The term "biological particle" is intended to encompass smaller proteins (e.g. plasma proteins, antigens, antibodies, lactins) and bodies of proteinaceous material (e.g. viruses, bacteria, cells) capable of stimulating antibody production, when injected into an animal, and/or having the property of interacting specifically either immunologically or non-immunologically.
DESCRIPTION OF THE INVENTION
Diagnostic devices according to this invention comprise a non-transparent metal surface (solid metal or a non-transparent coating of a metal on some different substrate) covered with a thin, transparent layer of dielectric material, which in turn has a transparent second layer of metal, preferably in the form of metal globules or islets, adhered over the outer surface thereof. The detection device as normally provided to the user will have a monomolecular layer of biological particles applied over the surface of the second layer. Interference of light is obtained that may be used to distinguish with the unaided eye between a monomolecular layer and multimolecular layers applied to the device in diagnostic use, when the non-transparent surface metal selected is one that reflects light relatively poorly and is at least approximately matched to the light reflecting ability of the dielectric material forming the transparent layer thereover.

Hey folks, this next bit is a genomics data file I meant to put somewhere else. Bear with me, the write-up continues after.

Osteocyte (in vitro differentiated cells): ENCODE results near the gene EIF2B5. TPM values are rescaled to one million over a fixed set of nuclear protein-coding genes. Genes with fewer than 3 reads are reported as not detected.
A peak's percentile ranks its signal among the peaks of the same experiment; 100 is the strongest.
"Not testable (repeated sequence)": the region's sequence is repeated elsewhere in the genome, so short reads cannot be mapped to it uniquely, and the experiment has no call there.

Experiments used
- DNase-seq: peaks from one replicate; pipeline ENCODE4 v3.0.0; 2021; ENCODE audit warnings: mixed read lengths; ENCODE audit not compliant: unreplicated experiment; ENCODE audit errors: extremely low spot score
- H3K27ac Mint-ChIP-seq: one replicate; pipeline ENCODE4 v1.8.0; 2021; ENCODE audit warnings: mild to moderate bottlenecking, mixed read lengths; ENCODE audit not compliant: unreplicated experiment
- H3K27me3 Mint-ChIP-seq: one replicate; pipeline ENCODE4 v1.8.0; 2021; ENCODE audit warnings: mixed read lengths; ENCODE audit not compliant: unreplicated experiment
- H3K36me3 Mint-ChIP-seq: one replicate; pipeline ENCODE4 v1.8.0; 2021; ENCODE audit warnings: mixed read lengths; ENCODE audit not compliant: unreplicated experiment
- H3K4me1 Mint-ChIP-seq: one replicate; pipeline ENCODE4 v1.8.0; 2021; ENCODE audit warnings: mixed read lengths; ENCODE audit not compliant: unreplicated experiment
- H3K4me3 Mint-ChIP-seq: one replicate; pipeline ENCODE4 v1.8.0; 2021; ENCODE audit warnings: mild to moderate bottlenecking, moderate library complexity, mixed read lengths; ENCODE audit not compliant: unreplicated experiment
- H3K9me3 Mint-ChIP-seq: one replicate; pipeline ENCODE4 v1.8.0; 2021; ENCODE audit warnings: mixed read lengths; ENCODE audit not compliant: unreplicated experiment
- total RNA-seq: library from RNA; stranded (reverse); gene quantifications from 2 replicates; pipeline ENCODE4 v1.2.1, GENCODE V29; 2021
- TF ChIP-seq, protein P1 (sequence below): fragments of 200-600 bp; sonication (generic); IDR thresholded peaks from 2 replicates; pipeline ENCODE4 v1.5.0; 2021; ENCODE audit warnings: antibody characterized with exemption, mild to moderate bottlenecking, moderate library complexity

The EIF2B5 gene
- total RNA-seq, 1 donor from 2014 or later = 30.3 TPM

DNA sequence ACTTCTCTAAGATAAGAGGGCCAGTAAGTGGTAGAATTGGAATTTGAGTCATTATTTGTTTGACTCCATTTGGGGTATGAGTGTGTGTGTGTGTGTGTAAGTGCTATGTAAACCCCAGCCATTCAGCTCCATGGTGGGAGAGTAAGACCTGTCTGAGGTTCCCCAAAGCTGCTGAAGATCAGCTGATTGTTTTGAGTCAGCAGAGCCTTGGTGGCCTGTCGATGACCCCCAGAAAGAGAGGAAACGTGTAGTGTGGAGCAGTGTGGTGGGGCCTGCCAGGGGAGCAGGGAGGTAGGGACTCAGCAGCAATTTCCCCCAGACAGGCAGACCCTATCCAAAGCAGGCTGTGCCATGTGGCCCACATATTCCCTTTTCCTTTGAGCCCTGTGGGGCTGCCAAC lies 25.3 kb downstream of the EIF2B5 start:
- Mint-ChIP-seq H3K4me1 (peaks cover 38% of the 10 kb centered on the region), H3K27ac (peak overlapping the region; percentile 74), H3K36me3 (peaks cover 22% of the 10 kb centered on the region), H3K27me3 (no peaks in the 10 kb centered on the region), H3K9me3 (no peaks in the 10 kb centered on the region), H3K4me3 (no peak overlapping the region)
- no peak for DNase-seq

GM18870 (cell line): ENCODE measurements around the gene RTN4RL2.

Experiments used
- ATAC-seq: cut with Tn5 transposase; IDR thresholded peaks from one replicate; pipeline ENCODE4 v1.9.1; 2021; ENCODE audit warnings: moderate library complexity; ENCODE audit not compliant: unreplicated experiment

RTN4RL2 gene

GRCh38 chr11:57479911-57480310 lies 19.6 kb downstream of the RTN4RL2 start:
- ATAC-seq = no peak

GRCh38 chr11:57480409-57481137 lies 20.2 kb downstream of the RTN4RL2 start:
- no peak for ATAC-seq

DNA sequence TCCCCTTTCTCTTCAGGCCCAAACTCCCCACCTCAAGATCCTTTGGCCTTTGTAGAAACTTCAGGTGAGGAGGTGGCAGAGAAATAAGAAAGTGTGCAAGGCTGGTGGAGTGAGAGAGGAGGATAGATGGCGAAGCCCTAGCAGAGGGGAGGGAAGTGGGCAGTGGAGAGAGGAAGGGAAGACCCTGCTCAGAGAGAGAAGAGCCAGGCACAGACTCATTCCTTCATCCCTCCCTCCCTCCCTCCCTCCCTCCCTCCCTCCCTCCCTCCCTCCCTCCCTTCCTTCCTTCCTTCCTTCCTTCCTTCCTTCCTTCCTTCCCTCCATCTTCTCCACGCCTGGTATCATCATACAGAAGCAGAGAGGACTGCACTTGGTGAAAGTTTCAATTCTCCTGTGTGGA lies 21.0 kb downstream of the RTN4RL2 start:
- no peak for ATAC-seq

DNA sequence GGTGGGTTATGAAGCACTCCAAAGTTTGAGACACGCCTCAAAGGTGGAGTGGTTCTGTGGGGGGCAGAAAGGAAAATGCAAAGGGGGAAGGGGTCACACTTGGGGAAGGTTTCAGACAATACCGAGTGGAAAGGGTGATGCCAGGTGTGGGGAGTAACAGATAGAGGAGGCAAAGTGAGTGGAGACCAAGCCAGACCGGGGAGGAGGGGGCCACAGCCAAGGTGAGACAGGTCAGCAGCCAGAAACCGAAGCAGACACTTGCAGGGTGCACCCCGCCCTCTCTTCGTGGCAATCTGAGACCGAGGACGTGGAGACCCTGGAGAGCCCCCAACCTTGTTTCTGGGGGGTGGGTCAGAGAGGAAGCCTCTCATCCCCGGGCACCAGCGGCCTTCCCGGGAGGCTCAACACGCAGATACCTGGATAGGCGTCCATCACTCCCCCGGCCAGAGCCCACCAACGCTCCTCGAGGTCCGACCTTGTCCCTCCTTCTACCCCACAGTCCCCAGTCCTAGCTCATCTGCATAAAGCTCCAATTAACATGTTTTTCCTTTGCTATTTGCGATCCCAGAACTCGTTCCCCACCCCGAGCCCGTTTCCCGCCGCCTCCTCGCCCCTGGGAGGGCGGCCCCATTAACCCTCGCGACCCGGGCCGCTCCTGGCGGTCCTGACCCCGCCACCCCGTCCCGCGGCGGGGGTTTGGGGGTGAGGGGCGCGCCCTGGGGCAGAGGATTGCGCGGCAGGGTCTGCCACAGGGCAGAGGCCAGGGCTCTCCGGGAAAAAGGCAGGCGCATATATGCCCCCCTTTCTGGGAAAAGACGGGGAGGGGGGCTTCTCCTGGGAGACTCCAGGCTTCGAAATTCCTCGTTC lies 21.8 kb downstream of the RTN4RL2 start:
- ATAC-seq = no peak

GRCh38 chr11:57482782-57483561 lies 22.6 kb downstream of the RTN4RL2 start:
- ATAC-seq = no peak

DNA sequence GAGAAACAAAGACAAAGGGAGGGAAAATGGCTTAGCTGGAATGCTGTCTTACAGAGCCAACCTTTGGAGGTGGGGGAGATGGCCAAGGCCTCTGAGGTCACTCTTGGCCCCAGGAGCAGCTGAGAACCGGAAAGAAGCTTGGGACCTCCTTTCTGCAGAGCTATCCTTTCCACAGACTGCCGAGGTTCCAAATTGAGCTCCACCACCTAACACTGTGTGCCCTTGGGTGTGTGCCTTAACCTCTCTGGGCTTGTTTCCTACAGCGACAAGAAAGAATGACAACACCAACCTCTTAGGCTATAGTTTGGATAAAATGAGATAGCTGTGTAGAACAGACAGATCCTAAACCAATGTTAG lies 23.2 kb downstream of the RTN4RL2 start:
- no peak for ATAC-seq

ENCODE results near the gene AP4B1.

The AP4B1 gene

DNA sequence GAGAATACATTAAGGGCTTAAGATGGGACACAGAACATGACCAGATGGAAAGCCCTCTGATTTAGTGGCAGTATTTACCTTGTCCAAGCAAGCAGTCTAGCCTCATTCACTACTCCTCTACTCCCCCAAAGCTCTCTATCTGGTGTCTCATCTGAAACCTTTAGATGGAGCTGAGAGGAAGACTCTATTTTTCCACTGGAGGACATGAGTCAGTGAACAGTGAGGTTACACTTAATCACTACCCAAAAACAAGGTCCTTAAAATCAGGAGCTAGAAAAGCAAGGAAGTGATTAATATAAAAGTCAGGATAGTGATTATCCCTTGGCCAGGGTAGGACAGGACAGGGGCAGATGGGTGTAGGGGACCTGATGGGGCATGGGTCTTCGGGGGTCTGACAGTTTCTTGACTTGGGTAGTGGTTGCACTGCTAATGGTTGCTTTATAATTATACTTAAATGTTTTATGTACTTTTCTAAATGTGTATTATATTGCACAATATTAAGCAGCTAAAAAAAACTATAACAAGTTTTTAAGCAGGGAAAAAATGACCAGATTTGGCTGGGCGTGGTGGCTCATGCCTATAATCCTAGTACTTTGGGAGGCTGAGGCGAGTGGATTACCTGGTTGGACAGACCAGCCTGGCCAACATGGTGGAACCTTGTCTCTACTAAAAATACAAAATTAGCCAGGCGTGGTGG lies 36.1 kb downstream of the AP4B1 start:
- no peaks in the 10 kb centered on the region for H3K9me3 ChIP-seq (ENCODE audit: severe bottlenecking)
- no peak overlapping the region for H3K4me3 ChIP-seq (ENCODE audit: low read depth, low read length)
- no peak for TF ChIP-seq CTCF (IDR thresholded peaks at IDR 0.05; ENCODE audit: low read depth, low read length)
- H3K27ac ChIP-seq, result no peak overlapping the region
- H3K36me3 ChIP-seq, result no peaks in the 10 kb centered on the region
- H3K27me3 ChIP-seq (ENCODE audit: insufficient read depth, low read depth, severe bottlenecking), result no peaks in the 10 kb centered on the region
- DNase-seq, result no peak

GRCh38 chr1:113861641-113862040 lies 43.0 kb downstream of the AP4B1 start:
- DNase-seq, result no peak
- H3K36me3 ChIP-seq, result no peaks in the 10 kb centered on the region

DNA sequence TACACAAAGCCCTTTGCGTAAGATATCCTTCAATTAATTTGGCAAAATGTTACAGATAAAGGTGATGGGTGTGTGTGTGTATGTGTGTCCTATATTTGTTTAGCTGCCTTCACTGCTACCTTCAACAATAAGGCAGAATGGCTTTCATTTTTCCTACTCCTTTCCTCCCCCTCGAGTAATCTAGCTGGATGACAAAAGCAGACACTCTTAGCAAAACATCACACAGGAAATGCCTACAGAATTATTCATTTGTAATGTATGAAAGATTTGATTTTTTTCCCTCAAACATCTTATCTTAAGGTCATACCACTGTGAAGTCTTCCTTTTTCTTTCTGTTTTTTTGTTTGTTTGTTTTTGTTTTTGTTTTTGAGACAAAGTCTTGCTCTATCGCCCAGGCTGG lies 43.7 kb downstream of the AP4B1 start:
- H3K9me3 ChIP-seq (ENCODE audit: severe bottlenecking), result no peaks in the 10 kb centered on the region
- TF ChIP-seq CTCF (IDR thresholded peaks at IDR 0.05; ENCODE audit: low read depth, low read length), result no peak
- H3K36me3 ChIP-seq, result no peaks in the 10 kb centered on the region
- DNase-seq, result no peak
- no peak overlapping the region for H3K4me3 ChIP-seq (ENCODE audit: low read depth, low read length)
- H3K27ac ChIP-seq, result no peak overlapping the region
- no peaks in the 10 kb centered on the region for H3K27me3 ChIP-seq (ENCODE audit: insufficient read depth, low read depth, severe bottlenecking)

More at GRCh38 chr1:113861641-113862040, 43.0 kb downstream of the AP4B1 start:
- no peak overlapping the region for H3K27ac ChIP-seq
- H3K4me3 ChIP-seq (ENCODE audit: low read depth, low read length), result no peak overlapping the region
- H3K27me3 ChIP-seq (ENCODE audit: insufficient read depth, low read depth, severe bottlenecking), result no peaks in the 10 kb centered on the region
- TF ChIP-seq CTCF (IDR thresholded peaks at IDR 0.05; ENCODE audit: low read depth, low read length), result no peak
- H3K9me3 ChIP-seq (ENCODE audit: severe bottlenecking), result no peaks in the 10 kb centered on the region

BRIEF DESCRIPTION OF THE DRAWING
The subject matter of the instant invention for which protection is sought is presented as claims at the conclusion of the written description of the invention set forth herein. The description sets forth the manner and process of making and using the invention and the accompanying drawing forms part of the description schematically illustrating one embodiment. The view shown is an elevational cross-section taken through a portion of the substrate and the plurality of layers applied over a surface thereof to constitute a diagnostic device.
MANNER AND PROCESS OF MAKING AND USING THE INVENTION